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Before and After: Dated Semi Transformed by a Modern Rear Extension

 a modern rear extension to a property
(Image credit: Mo Photo c/o Ke-design)

When we bought the house in 2016 it was a three-bedroom semi that we thought had the potential to work for us as our family grew. We knew if we were going to stay we would need to do something to add more space. 

The house had a tiny kitchen and an old conservatory that was only usable for three months of the year. I also have two girls who are just becoming teenagers and when our son was born we knew we needed another bedroom, so we began talking with architects and designers to see what was possible. 

As well as the extra bedroom and bathroom upstairs, I knew I wanted a versatile family space that would adapt along with the family dynamic over the years. We found Craig Marston from Ke-design and he came up with some really great designs. It was really lovely working with him because we were able to take the best bits from each plan and create something we were really happy with — it was a real collaboration to get something that really worked for us.

Building a New Family Space

Project notes

Homeowners Ros Bridges and Rob Jones, with their three children
Location Shropshire
Size 135m2
Construction Blockwork and render
Build time March 2019 - Sept 2020
Build cost £109,000 
House cost £242,500 in Dec 2016
Value Unknown 

Even though we're in a conservation ares planning permission was really straightforward thanks to Craig. He has a great relationship with the local planners and he really helped us navigate the process which completely took the headache away. 

Behind our garden wall is a 16th-century building which means the area around it is also listed. We needed to stay in keeping with what was already here in terms of the render and window styles but it went full steam ahead and passed planning first time. 

Thankfully it was an extremely positive build with great tradespeople and no major hiccups! Because it’s a rear extension, the builders were able to get to work outside while we stayed put in the house, so we weren’t impacted for quite some time. But then the day came when they had to knock through and take our existing kitchen away, which changed the whole dynamic with a young baby to care for.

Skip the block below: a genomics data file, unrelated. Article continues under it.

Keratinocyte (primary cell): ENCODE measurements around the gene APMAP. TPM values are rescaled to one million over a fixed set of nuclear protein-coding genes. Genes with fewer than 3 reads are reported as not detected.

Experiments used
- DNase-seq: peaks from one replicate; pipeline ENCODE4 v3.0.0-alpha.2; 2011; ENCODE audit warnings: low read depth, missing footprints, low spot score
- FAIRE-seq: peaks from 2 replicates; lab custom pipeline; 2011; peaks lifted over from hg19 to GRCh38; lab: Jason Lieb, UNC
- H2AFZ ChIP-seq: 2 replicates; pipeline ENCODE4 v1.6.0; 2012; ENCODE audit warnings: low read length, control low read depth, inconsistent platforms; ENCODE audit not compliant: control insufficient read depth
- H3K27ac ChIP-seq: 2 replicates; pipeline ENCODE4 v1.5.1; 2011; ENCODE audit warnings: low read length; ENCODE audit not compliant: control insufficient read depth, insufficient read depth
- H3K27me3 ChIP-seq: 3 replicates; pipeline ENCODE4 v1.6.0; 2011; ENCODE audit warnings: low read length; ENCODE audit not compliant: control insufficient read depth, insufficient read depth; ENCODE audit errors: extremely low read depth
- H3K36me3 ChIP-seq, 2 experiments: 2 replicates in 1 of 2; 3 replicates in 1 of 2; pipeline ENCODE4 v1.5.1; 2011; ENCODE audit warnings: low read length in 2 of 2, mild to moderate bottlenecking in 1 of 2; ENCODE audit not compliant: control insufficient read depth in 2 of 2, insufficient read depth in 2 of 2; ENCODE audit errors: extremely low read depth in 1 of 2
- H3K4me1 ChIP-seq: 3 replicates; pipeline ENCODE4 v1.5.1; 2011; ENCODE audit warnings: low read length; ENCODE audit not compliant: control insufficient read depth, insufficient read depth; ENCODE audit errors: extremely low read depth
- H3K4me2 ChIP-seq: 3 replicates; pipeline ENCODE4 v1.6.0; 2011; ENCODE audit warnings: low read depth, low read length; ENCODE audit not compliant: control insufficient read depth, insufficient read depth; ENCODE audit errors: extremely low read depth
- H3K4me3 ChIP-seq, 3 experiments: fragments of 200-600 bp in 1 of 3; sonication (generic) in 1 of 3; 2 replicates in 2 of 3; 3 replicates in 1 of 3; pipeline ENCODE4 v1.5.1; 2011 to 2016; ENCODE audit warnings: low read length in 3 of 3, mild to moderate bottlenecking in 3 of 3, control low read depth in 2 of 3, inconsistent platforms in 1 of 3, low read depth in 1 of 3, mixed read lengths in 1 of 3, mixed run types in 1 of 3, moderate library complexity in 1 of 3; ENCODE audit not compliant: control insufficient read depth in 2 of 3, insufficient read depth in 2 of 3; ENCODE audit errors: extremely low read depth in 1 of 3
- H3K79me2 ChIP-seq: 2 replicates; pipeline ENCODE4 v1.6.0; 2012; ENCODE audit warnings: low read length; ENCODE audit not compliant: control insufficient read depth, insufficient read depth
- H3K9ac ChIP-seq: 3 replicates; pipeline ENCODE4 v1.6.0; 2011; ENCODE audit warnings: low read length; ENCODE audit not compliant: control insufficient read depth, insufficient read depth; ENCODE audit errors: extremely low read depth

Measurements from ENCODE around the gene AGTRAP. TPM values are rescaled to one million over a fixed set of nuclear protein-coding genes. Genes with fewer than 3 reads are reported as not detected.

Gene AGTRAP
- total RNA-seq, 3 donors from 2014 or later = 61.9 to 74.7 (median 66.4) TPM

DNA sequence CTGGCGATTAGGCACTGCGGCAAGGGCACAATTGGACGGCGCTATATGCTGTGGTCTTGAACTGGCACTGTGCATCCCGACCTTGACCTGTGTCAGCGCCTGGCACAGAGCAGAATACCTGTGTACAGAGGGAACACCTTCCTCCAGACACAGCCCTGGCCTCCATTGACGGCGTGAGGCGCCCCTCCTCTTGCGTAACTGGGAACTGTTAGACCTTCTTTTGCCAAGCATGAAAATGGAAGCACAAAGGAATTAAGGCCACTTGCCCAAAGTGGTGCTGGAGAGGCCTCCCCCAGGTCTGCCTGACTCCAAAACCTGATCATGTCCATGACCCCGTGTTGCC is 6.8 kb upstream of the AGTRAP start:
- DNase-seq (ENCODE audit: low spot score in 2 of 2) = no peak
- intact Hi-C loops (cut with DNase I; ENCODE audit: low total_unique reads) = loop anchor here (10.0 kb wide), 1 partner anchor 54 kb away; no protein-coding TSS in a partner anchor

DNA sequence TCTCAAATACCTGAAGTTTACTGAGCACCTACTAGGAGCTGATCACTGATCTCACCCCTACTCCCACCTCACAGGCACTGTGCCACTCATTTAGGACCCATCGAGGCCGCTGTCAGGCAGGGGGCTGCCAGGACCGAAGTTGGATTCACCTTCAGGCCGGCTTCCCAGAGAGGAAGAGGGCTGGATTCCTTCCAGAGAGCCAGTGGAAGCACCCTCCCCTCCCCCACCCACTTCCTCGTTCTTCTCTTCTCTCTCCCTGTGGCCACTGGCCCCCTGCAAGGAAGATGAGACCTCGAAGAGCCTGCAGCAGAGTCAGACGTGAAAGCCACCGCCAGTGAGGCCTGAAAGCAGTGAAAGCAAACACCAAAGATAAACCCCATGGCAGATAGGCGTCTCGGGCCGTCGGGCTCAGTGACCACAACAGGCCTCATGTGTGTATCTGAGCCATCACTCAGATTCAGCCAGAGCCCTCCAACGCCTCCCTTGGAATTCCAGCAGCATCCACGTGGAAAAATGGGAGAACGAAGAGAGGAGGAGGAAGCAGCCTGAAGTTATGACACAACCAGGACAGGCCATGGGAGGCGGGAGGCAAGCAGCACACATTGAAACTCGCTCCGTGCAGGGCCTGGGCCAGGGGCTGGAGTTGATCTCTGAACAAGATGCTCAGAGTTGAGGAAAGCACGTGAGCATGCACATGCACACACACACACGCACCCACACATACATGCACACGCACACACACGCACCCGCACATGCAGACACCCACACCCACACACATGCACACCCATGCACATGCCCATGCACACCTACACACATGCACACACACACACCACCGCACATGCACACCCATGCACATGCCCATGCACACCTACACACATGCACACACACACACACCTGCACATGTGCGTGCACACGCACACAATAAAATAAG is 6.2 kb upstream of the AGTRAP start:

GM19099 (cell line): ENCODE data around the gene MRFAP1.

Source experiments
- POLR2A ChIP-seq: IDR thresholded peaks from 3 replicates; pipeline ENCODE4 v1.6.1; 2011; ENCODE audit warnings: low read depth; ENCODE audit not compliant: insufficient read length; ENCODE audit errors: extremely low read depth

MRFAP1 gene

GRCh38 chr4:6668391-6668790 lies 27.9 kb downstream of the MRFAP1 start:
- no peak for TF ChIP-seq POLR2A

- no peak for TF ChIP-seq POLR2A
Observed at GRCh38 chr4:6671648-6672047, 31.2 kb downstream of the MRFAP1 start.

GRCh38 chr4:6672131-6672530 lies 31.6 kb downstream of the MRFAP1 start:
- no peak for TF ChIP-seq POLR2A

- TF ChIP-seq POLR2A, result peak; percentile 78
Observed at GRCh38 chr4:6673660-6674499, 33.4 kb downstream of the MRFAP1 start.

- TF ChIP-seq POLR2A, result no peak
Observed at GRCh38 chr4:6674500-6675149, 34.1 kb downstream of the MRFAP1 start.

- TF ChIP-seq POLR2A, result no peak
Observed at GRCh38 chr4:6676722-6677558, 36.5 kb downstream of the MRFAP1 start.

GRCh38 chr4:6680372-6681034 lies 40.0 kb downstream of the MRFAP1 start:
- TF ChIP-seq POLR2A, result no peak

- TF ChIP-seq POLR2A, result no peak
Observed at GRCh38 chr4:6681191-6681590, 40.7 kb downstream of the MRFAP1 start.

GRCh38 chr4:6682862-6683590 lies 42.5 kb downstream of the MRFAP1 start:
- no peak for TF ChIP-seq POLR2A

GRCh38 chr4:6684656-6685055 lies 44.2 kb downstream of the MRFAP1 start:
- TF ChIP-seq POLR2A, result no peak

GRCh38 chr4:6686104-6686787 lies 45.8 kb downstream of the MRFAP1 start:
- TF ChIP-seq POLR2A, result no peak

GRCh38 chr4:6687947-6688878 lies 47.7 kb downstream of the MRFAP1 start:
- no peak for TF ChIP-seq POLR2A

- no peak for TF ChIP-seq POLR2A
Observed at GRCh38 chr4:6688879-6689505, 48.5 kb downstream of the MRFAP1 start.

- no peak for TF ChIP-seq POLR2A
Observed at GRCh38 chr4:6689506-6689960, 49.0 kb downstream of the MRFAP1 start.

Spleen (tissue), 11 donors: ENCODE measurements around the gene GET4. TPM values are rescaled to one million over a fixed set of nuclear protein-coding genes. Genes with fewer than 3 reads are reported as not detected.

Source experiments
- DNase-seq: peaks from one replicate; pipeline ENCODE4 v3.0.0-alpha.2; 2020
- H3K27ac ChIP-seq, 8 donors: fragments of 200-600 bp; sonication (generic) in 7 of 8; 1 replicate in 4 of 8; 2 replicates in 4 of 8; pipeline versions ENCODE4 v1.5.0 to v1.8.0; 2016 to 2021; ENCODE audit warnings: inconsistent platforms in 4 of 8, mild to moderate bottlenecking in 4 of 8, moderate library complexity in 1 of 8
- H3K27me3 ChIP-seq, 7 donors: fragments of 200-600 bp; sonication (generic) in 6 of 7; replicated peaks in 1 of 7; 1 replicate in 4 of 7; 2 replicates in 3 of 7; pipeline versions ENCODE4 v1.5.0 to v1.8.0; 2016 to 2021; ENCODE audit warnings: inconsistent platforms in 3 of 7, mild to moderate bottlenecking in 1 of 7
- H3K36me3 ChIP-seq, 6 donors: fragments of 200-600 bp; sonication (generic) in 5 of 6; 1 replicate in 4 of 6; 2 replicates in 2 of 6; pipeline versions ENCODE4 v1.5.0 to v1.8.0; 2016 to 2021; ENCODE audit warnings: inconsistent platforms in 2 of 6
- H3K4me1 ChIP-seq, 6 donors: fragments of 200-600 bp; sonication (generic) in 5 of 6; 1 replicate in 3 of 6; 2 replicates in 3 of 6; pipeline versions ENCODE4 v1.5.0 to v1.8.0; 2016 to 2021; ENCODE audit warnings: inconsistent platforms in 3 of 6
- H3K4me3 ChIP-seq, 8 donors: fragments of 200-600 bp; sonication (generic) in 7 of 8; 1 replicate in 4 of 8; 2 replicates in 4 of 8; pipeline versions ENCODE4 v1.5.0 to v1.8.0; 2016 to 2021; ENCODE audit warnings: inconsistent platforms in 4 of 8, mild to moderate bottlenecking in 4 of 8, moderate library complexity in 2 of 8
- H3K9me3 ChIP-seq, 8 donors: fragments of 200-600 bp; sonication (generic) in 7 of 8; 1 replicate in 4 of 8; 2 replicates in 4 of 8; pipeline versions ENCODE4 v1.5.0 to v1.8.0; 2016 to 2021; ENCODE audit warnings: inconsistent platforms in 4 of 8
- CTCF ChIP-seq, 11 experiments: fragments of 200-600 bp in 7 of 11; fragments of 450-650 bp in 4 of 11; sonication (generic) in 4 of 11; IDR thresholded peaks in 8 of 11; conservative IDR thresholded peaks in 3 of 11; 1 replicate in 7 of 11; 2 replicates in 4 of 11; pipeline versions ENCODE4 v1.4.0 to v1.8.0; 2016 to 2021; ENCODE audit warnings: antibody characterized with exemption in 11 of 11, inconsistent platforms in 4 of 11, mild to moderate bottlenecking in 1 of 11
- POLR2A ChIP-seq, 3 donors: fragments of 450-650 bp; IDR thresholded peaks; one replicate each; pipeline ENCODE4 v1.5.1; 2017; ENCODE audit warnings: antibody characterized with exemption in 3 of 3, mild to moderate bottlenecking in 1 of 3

It was absolutely hideous having a camp kitchen and doing the washing up in the bath! At one point they also had to knock through upstairs so the girls slept in our make-shift kitchen but they found it great fun — it was a real adventure for them. 

Fluidity and functionality is what governed the open plan kitchen, living and dining room mostly. For me it was down to thinking about the spaces the kids would need as they got older, such as wanting more separation from us while still being connected. So we kept the double doors to the snug/playroom, for instance. It means I can been cooking and watch them play while still keeping an eye on my youngest.

I wanted simple lines for the kitchen and spent many evenings scouring Pinterest for kitchen ideas. In the end we worked with our builder’s son-in-law who is a fantastic joiner and adapted basic units from Howdens (opens in new tab) to look like a Swedish concept design I found. He did a better job than I thought possible. We splashed out on carrera marble worktops because we needed to create a bit of a wow factor against the wood, which I think is gorgeous. 

My eldest daughter actually suggested recessing the fridge into the utility wall which was inspired and solved loads of problems — I love that she had input in the house and I’m so pleased to have exposed them all to the experience.

After we ran out of money – as all good projects do – we moth-balled the additional bedroom and since lockdown it has been Rob’s office, but now we’re ready to start again. I feel like finishing would take all the fun away from renovating because we’re going to be here for years and I want to be twiddling about with spaces for a long time to come! 

Assistant Editor Amy began working for Homebuilding & Renovating in 2018. She has an interest in sustainable building methods and always has her eye on the latest design ideas. Amy has interviewed countless self builders, renovators and extenders about their experiences for Homebuilding & Renovating magazine. She is currently renovating a mid-century home, together with her partner, on a DIY basis, and has recently fitted her own kitchen.